Pope John Paul II (search) urged authorities Saturday to stop approving gay marriages, saying they "degrade" the true sense of marriage between a man and a woman.

It was the second time in a week the pontiff has raised the issue, which is making headlines in the United States as gay couples marry in cities like San Francisco and New Paltz, N.Y.

The California Supreme Court (search) on Friday also declined a request to immediately stop San Francisco from marrying gay couples and to nullify the weddings already performed. More than 3,400 gay couples have tied the knot in San Francisco.

John Paul said a family based on marriage between a man and a woman was a pillar of society that justly had rights and duties specific to it.

"This is a time in which there is no lack of attempts to reduce marriage to a mere individual contract, with characteristics very different from those that belong to marriage and the family, and that end up degrading it as if it were a form of accessory association within the social body," he said.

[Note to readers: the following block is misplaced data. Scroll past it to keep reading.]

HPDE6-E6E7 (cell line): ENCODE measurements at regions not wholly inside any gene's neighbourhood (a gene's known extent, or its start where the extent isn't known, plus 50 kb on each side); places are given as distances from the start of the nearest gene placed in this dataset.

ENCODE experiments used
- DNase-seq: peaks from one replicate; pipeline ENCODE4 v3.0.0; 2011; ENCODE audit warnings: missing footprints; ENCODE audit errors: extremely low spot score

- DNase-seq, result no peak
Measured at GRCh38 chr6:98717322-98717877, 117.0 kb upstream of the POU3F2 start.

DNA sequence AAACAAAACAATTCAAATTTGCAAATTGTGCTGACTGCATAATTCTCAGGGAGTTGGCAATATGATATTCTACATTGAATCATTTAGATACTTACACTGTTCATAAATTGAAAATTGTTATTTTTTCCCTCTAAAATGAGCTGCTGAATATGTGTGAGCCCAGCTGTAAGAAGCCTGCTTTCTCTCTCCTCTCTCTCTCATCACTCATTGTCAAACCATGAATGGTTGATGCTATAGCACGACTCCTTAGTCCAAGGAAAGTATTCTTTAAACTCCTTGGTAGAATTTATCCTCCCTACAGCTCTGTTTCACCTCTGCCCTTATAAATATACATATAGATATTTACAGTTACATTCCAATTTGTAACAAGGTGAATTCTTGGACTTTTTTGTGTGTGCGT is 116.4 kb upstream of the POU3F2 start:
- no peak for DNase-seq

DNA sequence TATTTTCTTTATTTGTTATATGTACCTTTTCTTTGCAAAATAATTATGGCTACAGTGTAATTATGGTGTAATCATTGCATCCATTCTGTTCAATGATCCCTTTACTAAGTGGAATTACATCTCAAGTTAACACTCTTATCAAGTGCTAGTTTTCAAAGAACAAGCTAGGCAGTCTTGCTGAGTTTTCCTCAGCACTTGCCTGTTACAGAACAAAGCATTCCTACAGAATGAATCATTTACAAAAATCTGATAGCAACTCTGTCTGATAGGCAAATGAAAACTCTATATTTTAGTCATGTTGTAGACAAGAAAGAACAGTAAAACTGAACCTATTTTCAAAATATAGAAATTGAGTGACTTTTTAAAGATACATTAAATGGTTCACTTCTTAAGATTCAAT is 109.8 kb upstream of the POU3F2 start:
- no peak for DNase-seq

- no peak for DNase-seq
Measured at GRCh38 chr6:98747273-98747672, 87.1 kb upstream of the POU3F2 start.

John Paul urged all public authorities, but particularly Catholic ones, to stop approving such laws, saying they should not contribute to legislation contrary to "the primary and essential norms that regulate moral life."

Authorities must instead protect laws that favor the family "knowing that they promote a social development that is just, stable and promising," he said.

The pope made the comments as the new ambassador of Argentina to the Holy See (search) presented his credentials. In 2002, the city of Buenos Aires passed a law extending certain civil rights like health insurance and pension rights to same-sex couples — the first Latin American city to adopt such a measure.

Last year, the Vatican launched a global campaign against gay marriages in a bid to stem the tide of widening legal recognition for same-sex unions in Europe, North America and elsewhere.

John Paul has pressed his point on several occasions since then. On Thursday, he called for the support of the "authentic" Christian family, which he defined as being based on marriage between a man and a woman.

The debate has spilled into the U.S. presidential race, with President Bush saying this week he would back a federal constitutional amendment barring such marriages.